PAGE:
Click Tools, and then click General Options.
Select the Read-only recommended check box.
Click Save. If prompted, click Yes to update the existing file with the new read-only setting.
Normally it worked fine. But for particular data it has a huge response that was truncated.
The size returned in a few attempts in IE browser was 2196456, in Chrome slightly different 2195397.
After a search in google I found http://forums.asp.net/post/4948029.aspx, that has a number of suggestions.
For WCF service that will transfer large amount of data in operations, here are the configuration settings you need to check:
1) the maxReceivedMessageSize attribute of the certain <binding> element(in your case, that's the webHttpbinding)
2) The <readerQuotas> settings (under the <binding> elements) which has control over the maxarrayLength, maxStringLength ,etc...
3) The DataContractSerializer behavior which has a MaxItemsInObjectGraph property. You can configure it via ServiceBehavior of your WCF service
#DataContractSerializer.MaxItemsInObjectGraph Property http://msdn.microsoft.com/en-us/library/system.runtime.serialization.datacontractserializer.maxitemsinobjectgraph.aspx
4) And if your WCF service is hosted in ASP.NET/IIS web application, you also need to enlarge the "maxRequestLength" attribute of the <httpRuntime> element (under <system.web> section).
#httpRuntime Element (ASP.NET Settings Schema) http://msdn.microsoft.com/en-us/library/e1f13641.aspx
After a few attempts my collegue found that our problem was caused by
The install of
The installs haven't changed the content of PSPROJ files and I
had to manually update them.
1. Deleted old references to DLL and inserted
<LogAttribute xmlns="clr-namespace:PostSharp.Toolkit.Diagnostics;assembly:PostSharp.Toolkit.Diagnostics" AttributeTargetAssemblies="Applications.MyApp" AttributeTargetTypes=" Applications.MyApp.MyCustomer" AttributeTargetMembers="*" OnExceptionLevel="Warning" OnExceptionOptions="IncludeParameterValue" />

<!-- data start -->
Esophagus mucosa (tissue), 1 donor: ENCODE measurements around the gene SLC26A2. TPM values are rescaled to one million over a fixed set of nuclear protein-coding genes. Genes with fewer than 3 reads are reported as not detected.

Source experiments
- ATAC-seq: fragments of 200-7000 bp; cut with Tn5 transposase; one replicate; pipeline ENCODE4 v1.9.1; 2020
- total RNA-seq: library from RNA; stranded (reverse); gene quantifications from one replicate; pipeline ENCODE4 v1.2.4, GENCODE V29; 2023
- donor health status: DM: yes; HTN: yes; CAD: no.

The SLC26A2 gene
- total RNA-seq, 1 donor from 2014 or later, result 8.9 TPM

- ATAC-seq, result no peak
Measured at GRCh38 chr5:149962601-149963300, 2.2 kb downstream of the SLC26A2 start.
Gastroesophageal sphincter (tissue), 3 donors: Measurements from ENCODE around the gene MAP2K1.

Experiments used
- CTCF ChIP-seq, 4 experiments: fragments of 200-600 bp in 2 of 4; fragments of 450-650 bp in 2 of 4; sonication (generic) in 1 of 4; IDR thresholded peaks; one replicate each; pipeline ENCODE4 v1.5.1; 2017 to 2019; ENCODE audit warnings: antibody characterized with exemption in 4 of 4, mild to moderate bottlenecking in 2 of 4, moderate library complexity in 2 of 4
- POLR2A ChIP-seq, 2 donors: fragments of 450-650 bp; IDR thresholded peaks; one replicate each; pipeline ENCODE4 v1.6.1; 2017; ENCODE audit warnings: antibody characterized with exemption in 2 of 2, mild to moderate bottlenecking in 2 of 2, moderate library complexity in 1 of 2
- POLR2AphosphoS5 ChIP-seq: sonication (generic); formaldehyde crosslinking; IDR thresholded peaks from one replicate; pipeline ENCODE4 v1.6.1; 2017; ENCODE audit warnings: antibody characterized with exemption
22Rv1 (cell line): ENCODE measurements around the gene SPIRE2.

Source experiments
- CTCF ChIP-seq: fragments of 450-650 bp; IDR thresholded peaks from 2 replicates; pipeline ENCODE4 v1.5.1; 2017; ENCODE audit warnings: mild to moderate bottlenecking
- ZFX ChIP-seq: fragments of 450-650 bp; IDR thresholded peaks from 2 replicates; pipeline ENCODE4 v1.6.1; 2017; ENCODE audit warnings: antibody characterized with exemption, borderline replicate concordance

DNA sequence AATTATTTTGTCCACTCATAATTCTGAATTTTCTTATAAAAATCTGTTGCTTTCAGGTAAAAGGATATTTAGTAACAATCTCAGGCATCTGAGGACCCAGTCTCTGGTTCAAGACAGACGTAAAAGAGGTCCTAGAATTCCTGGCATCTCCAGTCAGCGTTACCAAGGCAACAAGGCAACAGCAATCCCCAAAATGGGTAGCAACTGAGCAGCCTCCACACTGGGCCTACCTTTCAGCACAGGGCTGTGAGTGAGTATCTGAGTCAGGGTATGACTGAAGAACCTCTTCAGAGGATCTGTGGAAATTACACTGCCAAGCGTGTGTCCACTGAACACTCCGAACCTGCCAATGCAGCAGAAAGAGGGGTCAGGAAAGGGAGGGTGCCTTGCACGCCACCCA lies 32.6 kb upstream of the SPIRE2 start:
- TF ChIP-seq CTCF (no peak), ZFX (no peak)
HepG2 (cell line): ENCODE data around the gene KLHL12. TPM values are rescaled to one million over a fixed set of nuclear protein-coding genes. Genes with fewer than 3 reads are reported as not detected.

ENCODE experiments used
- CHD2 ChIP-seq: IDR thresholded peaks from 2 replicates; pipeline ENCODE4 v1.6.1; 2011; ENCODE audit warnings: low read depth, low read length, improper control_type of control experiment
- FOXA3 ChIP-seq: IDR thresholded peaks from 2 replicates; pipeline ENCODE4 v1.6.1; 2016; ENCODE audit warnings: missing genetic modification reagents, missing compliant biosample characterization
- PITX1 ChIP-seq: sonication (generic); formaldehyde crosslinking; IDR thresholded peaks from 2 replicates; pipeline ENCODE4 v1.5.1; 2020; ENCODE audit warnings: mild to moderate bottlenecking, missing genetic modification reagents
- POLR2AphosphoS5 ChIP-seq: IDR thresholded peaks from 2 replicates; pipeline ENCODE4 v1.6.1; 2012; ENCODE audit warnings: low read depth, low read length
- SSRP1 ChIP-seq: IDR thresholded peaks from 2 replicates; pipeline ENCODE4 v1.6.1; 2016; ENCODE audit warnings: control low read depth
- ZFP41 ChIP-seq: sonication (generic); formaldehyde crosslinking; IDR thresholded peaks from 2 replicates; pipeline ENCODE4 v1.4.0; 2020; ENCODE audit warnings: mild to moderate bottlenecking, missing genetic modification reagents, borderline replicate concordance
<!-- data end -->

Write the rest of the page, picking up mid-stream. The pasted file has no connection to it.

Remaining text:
It was deployed to CI test environment, where we noticed delays and timeouts. I found that despite that only OnExceptionLevel and OnExceptionOptions were specified, the new LogAttribute generated verbose trace information, which caused severe performance hit.
For a long time I believed that PDB as a part of debugging information should not be included in production deployment. Recently my colleague suggested to copy them to simplify exception investigations.
The following SO discussion convinced us that it is a good idea ( at least for web sites).
These files will not be exposed to the public if kept in the right places (website\bin).
BTW, if you include PDBs with your deployments, you don't need to store them in a symbol server,
as it is suggested in http://www.wintellect.com/CS/blogs/jrobbins/archive/2009/05/11/pdb-files-what-every-developer-must-know.aspx
To change setting in Visual Studio there is an option in the "Project Properties", "Build", "Advanced...".
Change "Debug Info:" to PDB-only.
The screenshots are available in the posthttp://callicode.com/Homeltpagegt/tabid/38/EntryId/24/How-to-disable-pdb-generation-in-Visual-Studio-2008.aspx
/optimize+ /debug:pdbonly (release configuration of visual studio)